Wednesday, May 2, 2007

Making money from your blog: Change your ads

This is a point to be made several times but it’s so relevant and so often ignored or even unknown, that it deserves its own part in this world-famous-any-day-now series.
Most ad clicks come from first-time visitors, as your regular readers tend to become “blind” to your ads - they filter them, unconsciously. That is mostly unavoidable - though it’s still desirable to convert newcomers into regulars, as there’s still a chance they’ll click on an ad, but, mostly important, they may link to your blog, make it more interesting with their comments, and tell other people about it.
But there’s still something you can do to reduce the “ad blindness”, and that is to change ads from time to time.
Without wanting to go into psychobabble, it’s a bit like this: it’s as if people have a mental “ad filter”, which works for ads in a position they expect, or of a type they expect. So they don’t even look at those.
The idea, then, is to go around that “filter”, and surprise people, so that they see ads where they don’t expect, or in a different format.
So, my suggestion is this: from time to time (I’d say at least monthly), change your ads. You can do one of the following, or a combination of several:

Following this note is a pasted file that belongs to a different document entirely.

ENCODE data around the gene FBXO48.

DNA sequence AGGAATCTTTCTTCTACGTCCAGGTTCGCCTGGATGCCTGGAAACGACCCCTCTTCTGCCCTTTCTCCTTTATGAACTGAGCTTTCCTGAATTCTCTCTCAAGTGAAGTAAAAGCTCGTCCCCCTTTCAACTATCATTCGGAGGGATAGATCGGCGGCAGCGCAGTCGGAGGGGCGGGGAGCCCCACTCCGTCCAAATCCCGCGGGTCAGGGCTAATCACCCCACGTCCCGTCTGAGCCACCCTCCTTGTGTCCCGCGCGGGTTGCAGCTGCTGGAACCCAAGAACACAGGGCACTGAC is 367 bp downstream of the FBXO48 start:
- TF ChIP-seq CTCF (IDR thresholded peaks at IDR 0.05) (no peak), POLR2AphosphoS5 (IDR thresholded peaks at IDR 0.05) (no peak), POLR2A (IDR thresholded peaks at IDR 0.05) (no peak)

change an ad’s size or format
move an ad to a different position
completely remove an ad for a while
add a new ad somewhere (assuming you don’t already have too many, of course - you don’t want more ads than content)
change an ad’s provider: for instance, replace an adsense ad with an affiliate ad, or a blogads one.
change an ad’s colors - if it used the colors of your site, try using different, more visible colors for a while. Conversely, try changing a “blended in” ad to colors that stand out more.
if using non-contextual ads (such as the default Chitika mode), try changing the keywords - possibly even replacing them completely with a bunch of new ones (but save the old ones somewhere, so you can compare results).

This may sound like a lot of work, but can help a lot in terms of click-through rate (CTR).
One other reason (and a very important one, too) to do this is that you’ll be able to learn a lot about which ad formats, positions, colors, ad providers, keywords, etc. work better or worse. Remember to configure channels, if available, for each type of ad, so you can track which ones give you a better CTR, and more money.

1 Comment:

roundouts said...

Great blog. Thanks for the advice.